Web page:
There will be no shortage of decisions you have to make when planning your wedding day, from the design of your invitations to the flavor of your cake, but one of the biggest (and most exciting) will be your wedding dress.
And whether your wedding dress is off the rack or made especially for you, every gown is essentially custom—it’s altered, hemmed or taken in to get you that perfect fit and make sure you look stunning. Once you find the one, and your measurements are taken and the dress is ordered, you’ll be required to sign a wedding dress contract. This piece of paper will have everything you need to know about the dress, including the designer, the size and when it will arrive. Like with any other legal document, read your wedding dress contract carefully and thoroughly, and double-check that all the information is correct. If it contains incorrect info and you sign it, unfortunately the fault is yours, and you could end up getting the wrong wedding dress (or the incorrect size or color). You’ll also want to make sure any extras, like alterations to the original design, are clearly listed and included in the final amount you’ll be paying.
You’ll need to leave a deposit once you sign the contract as well. While the actual amount can vary from salon to salon, you should expect to put down around 50 to 60 percent. The remainder of the balance will be due once the dress arrives from the designer.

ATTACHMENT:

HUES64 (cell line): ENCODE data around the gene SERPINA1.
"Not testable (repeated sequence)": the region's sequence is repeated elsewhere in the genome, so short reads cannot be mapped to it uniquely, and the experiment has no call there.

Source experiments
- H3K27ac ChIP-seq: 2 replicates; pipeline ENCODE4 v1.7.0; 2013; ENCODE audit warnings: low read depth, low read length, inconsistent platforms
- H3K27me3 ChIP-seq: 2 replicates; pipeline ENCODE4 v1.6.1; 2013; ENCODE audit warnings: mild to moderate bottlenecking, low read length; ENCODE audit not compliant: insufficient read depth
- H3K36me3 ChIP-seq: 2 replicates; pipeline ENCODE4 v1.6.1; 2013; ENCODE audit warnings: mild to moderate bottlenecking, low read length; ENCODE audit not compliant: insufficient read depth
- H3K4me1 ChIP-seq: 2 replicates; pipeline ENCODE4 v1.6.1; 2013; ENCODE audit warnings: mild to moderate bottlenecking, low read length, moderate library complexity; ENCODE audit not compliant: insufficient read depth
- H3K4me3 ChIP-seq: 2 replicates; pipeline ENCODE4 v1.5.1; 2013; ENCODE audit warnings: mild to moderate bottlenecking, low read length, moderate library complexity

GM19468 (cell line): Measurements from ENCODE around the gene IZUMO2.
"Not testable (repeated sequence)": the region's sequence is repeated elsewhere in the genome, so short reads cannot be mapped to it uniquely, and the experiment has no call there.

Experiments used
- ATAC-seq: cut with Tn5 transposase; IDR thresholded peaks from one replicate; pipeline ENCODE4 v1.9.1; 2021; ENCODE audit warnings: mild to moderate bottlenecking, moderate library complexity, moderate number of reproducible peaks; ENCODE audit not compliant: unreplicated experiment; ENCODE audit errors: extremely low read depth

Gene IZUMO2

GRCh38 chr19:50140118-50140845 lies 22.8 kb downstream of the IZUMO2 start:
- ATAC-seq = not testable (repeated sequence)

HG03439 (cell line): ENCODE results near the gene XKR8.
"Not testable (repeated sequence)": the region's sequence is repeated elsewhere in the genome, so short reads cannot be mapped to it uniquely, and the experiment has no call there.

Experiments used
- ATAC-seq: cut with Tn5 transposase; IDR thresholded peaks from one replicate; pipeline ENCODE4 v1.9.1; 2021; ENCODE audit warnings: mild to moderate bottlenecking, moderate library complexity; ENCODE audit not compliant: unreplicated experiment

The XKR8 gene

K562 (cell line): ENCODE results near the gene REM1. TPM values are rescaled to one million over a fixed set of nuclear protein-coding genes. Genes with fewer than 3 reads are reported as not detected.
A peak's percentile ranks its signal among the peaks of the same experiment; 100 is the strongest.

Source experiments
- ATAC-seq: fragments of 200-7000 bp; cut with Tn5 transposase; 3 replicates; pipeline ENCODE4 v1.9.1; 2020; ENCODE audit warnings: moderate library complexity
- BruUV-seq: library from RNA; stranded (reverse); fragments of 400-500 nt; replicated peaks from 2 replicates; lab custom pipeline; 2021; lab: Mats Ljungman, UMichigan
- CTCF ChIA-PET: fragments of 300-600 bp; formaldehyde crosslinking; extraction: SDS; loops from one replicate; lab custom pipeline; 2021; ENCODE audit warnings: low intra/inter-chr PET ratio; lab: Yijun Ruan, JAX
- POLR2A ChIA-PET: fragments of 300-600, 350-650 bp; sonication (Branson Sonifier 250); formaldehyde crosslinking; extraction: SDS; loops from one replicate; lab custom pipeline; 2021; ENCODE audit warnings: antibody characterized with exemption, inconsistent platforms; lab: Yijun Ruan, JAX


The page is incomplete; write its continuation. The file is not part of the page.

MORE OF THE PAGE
Your wedding dress contract will include a lot of details (except preservation, which you'll need to remember to take care of yourself), so it's important to know exactly what to look for before you sign.
You can expect to find important details like the bridal salon's name, address, phone number and email address; the names of the consultants who assisted you, as well as the date and time of purchase; the total amount (including any extra charges); the amount you deposited and how it was paid (ensure this amount is marked clearly on the bridal salon contract!); the amount still owed and the date the remainder of the balance needs to be paid; how many fittings are included in the price (if any) and the cost of each additional fitting; and the means of payment and what the alterations will be.
Additionally, the contract will include the designer name of the dress, the style number or name of the dress, the exact color, and the exact size and measurements sent to the manufacturer.
We know, we know, it's a lot—and we don't mean to make you nervous—but your dress could end up less than perfect if you forget to simply read the fine print.